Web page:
Hard to mistake for anything else, morels are a great beginner's mushroom. There's just one catch: morels are really, really hard to see. For years, we looked during the last two weeks of April in all the places people said to look: in old apple orchards, by dead elm stumps, and under tuliptrees. Nothing. Until we went out with experienced mushroomers who were willing to share their morel spots. Suddenly, the forest floor was dotted with these gourmet delicacies.
The pocked brown surface of morels is perfectly camouflaged to mix in with crumpled dead leaves. Several times, I've sat down to take a break while mushrooming, only to have my new perspective reveal a morel in the exact patch of ground where I was just looking. After finding a few, your brain forms a search image, and they start standing out a little more from the background. Until then, hunting for morels can be painfully frustrating. It's important to remember that even if you don't find anything, you're walking in the woods. And it's spring.
The earthy flavor of morels is like nothing else -- and their value among those of us who hunt mushrooms is heightened by the fact that they're the first mushroom of any note to come up after a long, mostly mushroomless winter. They usually start to emerge when the ground gets up to around 50 degrees -- around the time that the redbuds are blooming. Around DC they peak in mid to late April.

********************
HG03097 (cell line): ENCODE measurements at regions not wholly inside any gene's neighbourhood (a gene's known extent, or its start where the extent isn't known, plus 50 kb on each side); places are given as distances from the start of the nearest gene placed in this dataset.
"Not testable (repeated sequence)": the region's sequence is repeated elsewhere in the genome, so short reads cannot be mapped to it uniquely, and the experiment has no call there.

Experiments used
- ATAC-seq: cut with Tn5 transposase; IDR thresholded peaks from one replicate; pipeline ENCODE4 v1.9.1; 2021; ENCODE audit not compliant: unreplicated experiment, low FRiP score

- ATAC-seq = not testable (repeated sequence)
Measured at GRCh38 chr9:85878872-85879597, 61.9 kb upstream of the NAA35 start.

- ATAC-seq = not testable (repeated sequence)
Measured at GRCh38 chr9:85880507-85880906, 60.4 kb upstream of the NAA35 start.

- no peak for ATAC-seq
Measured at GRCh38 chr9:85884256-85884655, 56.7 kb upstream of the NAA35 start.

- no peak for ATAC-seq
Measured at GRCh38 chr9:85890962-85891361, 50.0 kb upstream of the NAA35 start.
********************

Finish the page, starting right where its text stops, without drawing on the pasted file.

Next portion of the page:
There are several species of morel that are most common in the DC metro area, listed here in approximate order of when they come up:
- Morchella semilibera (meaning semi-free) -- the bottom of the cap is not attached to the stem.
- Morchella elata (meaning erect or exalted) -- known as black morel, because the cap is blacker than in other species.
- Morchella esculenta (meaning edible) -- often called yellow morel; the cap color is beige to brown, but yellower than other species.
- Morchella crassipes (meaning big foot) -- much larger than the other species.
- Morchella deliciosa (meaning delicious) -- known as white morel because the ridges on the cap are whitish when young.
Mycological Association of Washington's upcoming forays. Or sign up for Matt's wild edibles hike to Scott's Run on April 17, where we found dozens of morels last year.
But we're not going to tell you our favorite spot. Two years ago, at about this time, we found over 500 morels in one small patch of forest in the DC metropolitan area. This picture is your only clue of the location. The search is half the fun!
Have you found morels yet this spring? Let us know when you do! We checked our special spot on Wednesday and there was no sign of them yet, but they should be up soon.
In the wild: Look on the forest floor in stands of tuliptrees, especially under older trees. Keep looking. Go with someone who has found them before. Keep looking.
In your yard: There's a chance they might pop up if you have old elms or tulip poplars in your yard, but noone's figured out how to cultivate our east coast species. Until they do...keep looking.